Canadian Cuisine: Newfoundland

Root Cellar, Newfoundland

Traditionally, the food available in Newfoundland and Labrador is that of necessity, not convenience. Life on The Rock has required method and respect for the land. Fish has always been abundant and, in Newfoundland, fish means cod. Whether deep-fried or pan-fried, salt fish cakes, or hung on a line to dry, cod fishing and its preparation has been a way of life. Every part of the cod is used from the fillet to the cheeks, tongue, britches and liver, and all are treasured by the traditional diet. Seal is also an essential and nutritious protein, and seal oil is very high in the omega-3 chain and boasts strong health benefits.

Hunting for seal or moose, or foraging for berries, is not only about survival, “It’s about teaching how to treat the land; how to care for it and maintain it for next year,” shares Lori McCarthy (Cod Sounds). “It’s not just that we are picking berries because it’s the only time of year to do it, it’s time spent together to grow as a family.” When dandelions appear in the spring, it’s the first green since nine months ago; and when it’s first feed of lobster; or when each profusion of berries are ready to be foraged, families get together and celebrate their harvest. These are momentous time frames that dictate life.

Codfish drying on lines overlooking the ocean on the Bonavista Peninsula, Newfoundland, Canada.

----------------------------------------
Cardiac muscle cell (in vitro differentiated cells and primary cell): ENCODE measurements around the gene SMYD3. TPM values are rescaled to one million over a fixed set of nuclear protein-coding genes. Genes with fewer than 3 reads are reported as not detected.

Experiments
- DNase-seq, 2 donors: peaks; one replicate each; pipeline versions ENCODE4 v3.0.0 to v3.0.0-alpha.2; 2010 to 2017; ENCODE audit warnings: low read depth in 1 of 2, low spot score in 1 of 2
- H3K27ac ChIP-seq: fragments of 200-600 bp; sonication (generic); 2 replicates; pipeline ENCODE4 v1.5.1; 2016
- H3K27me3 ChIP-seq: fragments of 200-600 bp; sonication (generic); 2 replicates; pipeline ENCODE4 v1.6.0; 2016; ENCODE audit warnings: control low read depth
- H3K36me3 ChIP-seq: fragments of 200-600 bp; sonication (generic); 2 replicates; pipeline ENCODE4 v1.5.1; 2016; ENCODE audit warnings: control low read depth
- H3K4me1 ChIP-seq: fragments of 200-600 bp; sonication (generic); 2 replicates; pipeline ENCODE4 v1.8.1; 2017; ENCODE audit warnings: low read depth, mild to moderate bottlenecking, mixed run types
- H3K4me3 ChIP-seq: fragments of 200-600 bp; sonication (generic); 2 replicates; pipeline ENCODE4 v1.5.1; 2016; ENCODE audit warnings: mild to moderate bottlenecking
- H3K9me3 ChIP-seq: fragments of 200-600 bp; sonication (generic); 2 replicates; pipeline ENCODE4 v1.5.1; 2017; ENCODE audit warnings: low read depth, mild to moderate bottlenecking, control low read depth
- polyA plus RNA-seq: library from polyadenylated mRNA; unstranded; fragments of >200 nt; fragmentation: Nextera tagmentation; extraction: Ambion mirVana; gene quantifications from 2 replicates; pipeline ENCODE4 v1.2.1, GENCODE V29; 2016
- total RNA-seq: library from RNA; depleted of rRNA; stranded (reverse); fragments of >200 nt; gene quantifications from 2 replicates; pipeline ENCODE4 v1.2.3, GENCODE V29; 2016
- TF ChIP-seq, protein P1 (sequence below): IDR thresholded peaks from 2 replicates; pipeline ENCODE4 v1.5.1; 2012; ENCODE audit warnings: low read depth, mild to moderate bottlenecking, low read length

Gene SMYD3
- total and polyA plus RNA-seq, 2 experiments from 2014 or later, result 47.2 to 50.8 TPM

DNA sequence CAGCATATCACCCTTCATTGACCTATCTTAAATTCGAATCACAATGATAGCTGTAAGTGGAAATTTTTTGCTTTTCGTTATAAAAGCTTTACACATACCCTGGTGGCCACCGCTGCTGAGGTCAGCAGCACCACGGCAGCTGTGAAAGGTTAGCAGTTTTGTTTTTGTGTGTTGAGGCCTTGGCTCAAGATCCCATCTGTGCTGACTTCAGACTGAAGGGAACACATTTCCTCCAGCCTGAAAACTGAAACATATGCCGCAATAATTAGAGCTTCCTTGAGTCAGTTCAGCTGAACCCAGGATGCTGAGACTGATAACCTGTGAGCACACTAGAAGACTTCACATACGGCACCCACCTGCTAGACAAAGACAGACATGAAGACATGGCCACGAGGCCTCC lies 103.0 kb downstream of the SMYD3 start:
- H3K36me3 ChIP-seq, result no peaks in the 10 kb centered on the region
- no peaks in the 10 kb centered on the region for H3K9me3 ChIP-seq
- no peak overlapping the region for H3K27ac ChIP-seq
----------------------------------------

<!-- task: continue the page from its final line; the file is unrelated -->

Photo By Verena Matthew
The forests offer blueberries, partridgeberries, bakeapple, cranberries and crowberries; and the farming provides cabbage, turnip, carrot and potato. Most of the cabbage is then pickled. Preservation methods are essential for lasting through the winter. Traditionally, after a hunt, whether for caribou, rabbits or ducks, the meat is salted, “bottled” and boiled. First Nations people would typically dry their Arctic char, caribou and moose. The only way to store vegetables would be in root cellars dug into hills, or down in the ground to keep them cold.

Welsh immigrants brought lamb, and today Newfoundland lamb is perhaps the most beautiful in the country. Recipes are typically a one-pot dish. Flipper Pie is seal meat slow roasted in the oven with vegetables like a stew. Jigg’s Dinner is an assemblage of hearty staple ingredients from salted beef to vegetables. Fish ‘n’ Brew is soaked hard bread mixed with boiled salt cod and scrunchions. Moose burgers and pea soup; Toutons and molasses; and braised rabbit pie are traditional dishes, and for dessert, baked pies and Figgy Duff, a pudding made with raisins, spices and breadcrumbs. Baking bread is vital sustenance, and three-bun bread represents the past, the present and the future.

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